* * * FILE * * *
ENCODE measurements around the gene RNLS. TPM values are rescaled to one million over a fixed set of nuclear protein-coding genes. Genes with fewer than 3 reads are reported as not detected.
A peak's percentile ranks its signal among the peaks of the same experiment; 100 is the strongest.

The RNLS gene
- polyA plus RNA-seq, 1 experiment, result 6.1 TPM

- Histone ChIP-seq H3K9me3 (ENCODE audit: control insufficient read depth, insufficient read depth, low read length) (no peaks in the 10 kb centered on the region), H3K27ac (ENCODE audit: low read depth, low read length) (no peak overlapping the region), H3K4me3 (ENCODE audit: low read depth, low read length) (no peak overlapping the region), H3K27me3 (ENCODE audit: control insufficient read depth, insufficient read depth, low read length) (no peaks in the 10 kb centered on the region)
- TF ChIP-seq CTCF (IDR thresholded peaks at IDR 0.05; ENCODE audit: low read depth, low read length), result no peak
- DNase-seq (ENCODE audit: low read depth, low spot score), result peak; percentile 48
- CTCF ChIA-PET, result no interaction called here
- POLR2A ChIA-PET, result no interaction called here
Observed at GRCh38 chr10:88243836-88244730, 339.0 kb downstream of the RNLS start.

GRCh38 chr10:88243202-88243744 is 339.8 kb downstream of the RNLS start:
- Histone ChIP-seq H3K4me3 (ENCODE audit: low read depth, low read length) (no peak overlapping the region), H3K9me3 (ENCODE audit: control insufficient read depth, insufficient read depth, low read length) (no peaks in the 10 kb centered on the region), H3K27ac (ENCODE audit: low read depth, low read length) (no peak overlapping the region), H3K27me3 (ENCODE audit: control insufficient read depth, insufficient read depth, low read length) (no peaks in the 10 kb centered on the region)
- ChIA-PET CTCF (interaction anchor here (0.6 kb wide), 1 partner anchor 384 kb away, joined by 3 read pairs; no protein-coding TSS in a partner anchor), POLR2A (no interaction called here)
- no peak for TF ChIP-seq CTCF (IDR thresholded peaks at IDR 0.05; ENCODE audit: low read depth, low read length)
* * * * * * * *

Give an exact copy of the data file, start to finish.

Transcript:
ENCODE measurements around the gene RNLS. TPM values are rescaled to one million over a fixed set of nuclear protein-coding genes. Genes with fewer than 3 reads are reported as not detected.
A peak's percentile ranks its signal among the peaks of the same experiment; 100 is the strongest.

The RNLS gene
- polyA plus RNA-seq, 1 experiment, result 6.1 TPM

- Histone ChIP-seq H3K9me3 (ENCODE audit: control insufficient read depth, insufficient read depth, low read length) (no peaks in the 10 kb centered on the region), H3K27ac (ENCODE audit: low read depth, low read length) (no peak overlapping the region), H3K4me3 (ENCODE audit: low read depth, low read length) (no peak overlapping the region), H3K27me3 (ENCODE audit: control insufficient read depth, insufficient read depth, low read length) (no peaks in the 10 kb centered on the region)
- TF ChIP-seq CTCF (IDR thresholded peaks at IDR 0.05; ENCODE audit: low read depth, low read length), result no peak
- DNase-seq (ENCODE audit: low read depth, low spot score), result peak; percentile 48
- CTCF ChIA-PET, result no interaction called here
- POLR2A ChIA-PET, result no interaction called here
Observed at GRCh38 chr10:88243836-88244730, 339.0 kb downstream of the RNLS start.

GRCh38 chr10:88243202-88243744 is 339.8 kb downstream of the RNLS start:
- Histone ChIP-seq H3K4me3 (ENCODE audit: low read depth, low read length) (no peak overlapping the region), H3K9me3 (ENCODE audit: control insufficient read depth, insufficient read depth, low read length) (no peaks in the 10 kb centered on the region), H3K27ac (ENCODE audit: low read depth, low read length) (no peak overlapping the region), H3K27me3 (ENCODE audit: control insufficient read depth, insufficient read depth, low read length) (no peaks in the 10 kb centered on the region)
- ChIA-PET CTCF (interaction anchor here (0.6 kb wide), 1 partner anchor 384 kb away, joined by 3 read pairs; no protein-coding TSS in a partner anchor), POLR2A (no interaction called here)
- no peak for TF ChIP-seq CTCF (IDR thresholded peaks at IDR 0.05; ENCODE audit: low read depth, low read length)